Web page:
On keeping it all together

Summary:Biometrics is a very fine security technology in principle, but it does pose some subtle hazards--not least of which is the potential loss of key body parts.

When thieves in Malaysia made off with a car recently, they didn't stop with the machine itself; its owner also lost the tip of his index finger, which the car's fingerprint recognition system needed in order to engage the ignition. The incident has sparked calls for live-ness detection in biometric security systems--for example, fingerprint recognition systems that check for perspiration to ensure that the finger in question is still attached to a (living) body.

So what?

Biometrics is a very fine security technology in principle, but it does pose some subtle hazards--not least of which is the potential loss of key body parts. (Dan "Davinci Code" Brown's Angels and Demons, for example, has a very...intense...scene involving a retina scanner.) And of course many people have physical deficits (lost limbs, worn finger pads) that render them "invisible" to some biometric security systems. Face recognition (pace Hannibal Lecter) seems like one good solution to the problem, although the technology isn't (yet) as robust as one might wish.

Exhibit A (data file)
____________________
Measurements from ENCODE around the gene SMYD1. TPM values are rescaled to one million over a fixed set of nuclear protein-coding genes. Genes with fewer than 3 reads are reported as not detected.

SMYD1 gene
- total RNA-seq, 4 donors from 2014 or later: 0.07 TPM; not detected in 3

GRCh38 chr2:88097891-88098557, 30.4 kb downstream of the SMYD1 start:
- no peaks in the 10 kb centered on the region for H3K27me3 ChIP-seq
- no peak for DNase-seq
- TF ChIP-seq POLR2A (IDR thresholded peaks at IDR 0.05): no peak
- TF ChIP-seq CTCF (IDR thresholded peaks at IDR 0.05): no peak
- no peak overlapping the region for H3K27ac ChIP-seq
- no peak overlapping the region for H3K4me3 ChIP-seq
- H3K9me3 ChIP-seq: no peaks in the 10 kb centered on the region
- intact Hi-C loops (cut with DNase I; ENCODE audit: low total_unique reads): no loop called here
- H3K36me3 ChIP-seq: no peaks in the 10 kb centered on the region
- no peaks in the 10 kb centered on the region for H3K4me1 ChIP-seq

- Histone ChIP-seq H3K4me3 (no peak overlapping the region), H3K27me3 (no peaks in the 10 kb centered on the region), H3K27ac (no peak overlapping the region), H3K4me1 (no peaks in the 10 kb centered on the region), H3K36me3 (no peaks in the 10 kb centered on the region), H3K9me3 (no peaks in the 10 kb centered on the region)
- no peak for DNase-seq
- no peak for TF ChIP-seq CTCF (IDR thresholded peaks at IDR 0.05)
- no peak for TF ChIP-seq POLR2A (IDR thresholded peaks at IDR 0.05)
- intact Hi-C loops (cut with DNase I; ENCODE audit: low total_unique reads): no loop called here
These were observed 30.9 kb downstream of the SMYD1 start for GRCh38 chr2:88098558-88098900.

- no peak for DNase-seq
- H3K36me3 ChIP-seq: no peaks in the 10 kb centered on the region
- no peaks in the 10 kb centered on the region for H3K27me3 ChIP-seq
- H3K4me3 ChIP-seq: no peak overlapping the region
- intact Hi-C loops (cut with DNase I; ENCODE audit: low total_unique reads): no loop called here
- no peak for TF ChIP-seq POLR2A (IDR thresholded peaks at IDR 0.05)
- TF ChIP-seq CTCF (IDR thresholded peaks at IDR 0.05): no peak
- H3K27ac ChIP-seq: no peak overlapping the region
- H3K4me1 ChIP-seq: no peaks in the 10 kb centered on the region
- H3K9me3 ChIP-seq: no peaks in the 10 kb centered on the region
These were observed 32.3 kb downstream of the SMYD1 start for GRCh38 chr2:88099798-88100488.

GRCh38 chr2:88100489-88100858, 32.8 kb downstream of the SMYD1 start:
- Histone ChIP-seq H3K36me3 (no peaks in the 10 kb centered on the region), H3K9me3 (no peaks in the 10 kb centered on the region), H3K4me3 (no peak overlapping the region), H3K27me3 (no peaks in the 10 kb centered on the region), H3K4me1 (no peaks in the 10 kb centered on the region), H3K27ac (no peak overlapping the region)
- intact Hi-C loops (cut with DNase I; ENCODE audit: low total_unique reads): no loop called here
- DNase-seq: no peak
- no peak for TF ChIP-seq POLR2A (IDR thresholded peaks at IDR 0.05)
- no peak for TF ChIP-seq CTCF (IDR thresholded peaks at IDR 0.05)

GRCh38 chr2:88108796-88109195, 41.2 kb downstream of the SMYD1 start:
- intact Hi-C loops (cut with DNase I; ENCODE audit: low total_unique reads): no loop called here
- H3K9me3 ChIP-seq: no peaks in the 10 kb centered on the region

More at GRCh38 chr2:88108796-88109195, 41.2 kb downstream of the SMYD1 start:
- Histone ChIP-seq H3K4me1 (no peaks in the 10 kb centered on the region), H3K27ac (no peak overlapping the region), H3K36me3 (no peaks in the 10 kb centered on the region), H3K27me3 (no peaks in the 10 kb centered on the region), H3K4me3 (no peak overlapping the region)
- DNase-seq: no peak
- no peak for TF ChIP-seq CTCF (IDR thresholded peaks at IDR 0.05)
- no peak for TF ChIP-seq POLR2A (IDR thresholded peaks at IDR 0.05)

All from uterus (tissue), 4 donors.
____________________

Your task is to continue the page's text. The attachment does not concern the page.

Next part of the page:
Okay, if I'm so smart, what's my solution? You may not like it: X-ray skeleton recognition. That's right: I propose to turn your body into one giant biometric key and irradiate it each time you need to establish your identity. I even have a motto for the system's manufacturer: "It can be kidnapped, but it's really hard to remove." Ah, once again, I detect the sickly sweet smell of an indefensible patent application...

Topics: Security

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